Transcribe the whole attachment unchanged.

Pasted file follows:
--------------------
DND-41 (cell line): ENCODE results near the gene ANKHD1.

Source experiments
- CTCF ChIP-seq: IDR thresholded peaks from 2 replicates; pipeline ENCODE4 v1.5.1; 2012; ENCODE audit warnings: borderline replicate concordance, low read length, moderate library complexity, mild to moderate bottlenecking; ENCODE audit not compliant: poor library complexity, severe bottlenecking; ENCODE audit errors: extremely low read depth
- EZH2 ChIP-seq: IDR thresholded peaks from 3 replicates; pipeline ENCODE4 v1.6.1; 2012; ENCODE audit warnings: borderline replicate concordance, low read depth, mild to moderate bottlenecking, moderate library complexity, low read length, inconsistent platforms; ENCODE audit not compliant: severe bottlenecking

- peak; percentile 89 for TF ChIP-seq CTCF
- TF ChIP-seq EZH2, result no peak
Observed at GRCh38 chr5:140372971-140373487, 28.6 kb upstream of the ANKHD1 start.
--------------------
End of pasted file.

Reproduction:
DND-41 (cell line): ENCODE results near the gene ANKHD1.

Source experiments
- CTCF ChIP-seq: IDR thresholded peaks from 2 replicates; pipeline ENCODE4 v1.5.1; 2012; ENCODE audit warnings: borderline replicate concordance, low read length, moderate library complexity, mild to moderate bottlenecking; ENCODE audit not compliant: poor library complexity, severe bottlenecking; ENCODE audit errors: extremely low read depth
- EZH2 ChIP-seq: IDR thresholded peaks from 3 replicates; pipeline ENCODE4 v1.6.1; 2012; ENCODE audit warnings: borderline replicate concordance, low read depth, mild to moderate bottlenecking, moderate library complexity, low read length, inconsistent platforms; ENCODE audit not compliant: severe bottlenecking

- peak; percentile 89 for TF ChIP-seq CTCF
- TF ChIP-seq EZH2, result no peak
Observed at GRCh38 chr5:140372971-140373487, 28.6 kb upstream of the ANKHD1 start.